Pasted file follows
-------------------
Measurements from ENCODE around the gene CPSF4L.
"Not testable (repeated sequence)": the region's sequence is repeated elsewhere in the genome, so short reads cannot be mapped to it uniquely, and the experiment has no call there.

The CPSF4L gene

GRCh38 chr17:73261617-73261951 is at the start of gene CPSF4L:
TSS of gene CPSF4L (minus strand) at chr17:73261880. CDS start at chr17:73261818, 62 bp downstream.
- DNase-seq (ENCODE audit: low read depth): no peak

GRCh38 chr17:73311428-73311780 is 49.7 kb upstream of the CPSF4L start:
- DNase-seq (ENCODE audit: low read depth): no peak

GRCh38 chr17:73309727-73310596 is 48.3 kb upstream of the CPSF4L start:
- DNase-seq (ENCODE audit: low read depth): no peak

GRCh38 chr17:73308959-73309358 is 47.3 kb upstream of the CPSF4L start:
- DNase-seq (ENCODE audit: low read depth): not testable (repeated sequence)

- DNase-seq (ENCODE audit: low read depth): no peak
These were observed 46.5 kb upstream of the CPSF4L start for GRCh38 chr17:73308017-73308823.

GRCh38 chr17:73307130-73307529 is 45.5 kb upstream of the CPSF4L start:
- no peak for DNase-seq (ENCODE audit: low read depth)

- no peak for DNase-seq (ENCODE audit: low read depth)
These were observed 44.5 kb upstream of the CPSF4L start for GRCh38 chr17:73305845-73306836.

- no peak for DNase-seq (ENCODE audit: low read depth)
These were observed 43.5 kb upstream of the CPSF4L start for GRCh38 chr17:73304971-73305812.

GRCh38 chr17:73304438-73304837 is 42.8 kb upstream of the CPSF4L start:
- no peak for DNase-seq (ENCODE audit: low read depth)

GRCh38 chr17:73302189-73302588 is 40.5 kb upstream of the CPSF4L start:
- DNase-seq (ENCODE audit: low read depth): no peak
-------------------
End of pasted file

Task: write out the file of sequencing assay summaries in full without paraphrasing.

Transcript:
Measurements from ENCODE around the gene CPSF4L.
"Not testable (repeated sequence)": the region's sequence is repeated elsewhere in the genome, so short reads cannot be mapped to it uniquely, and the experiment has no call there.

The CPSF4L gene

GRCh38 chr17:73261617-73261951 is at the start of gene CPSF4L:
TSS of gene CPSF4L (minus strand) at chr17:73261880. CDS start at chr17:73261818, 62 bp downstream.
- DNase-seq (ENCODE audit: low read depth): no peak

GRCh38 chr17:73311428-73311780 is 49.7 kb upstream of the CPSF4L start:
- DNase-seq (ENCODE audit: low read depth): no peak

GRCh38 chr17:73309727-73310596 is 48.3 kb upstream of the CPSF4L start:
- DNase-seq (ENCODE audit: low read depth): no peak

GRCh38 chr17:73308959-73309358 is 47.3 kb upstream of the CPSF4L start:
- DNase-seq (ENCODE audit: low read depth): not testable (repeated sequence)

- DNase-seq (ENCODE audit: low read depth): no peak
These were observed 46.5 kb upstream of the CPSF4L start for GRCh38 chr17:73308017-73308823.

GRCh38 chr17:73307130-73307529 is 45.5 kb upstream of the CPSF4L start:
- no peak for DNase-seq (ENCODE audit: low read depth)

- no peak for DNase-seq (ENCODE audit: low read depth)
These were observed 44.5 kb upstream of the CPSF4L start for GRCh38 chr17:73305845-73306836.

- no peak for DNase-seq (ENCODE audit: low read depth)
These were observed 43.5 kb upstream of the CPSF4L start for GRCh38 chr17:73304971-73305812.

GRCh38 chr17:73304438-73304837 is 42.8 kb upstream of the CPSF4L start:
- no peak for DNase-seq (ENCODE audit: low read depth)

GRCh38 chr17:73302189-73302588 is 40.5 kb upstream of the CPSF4L start:
- DNase-seq (ENCODE audit: low read depth): no peak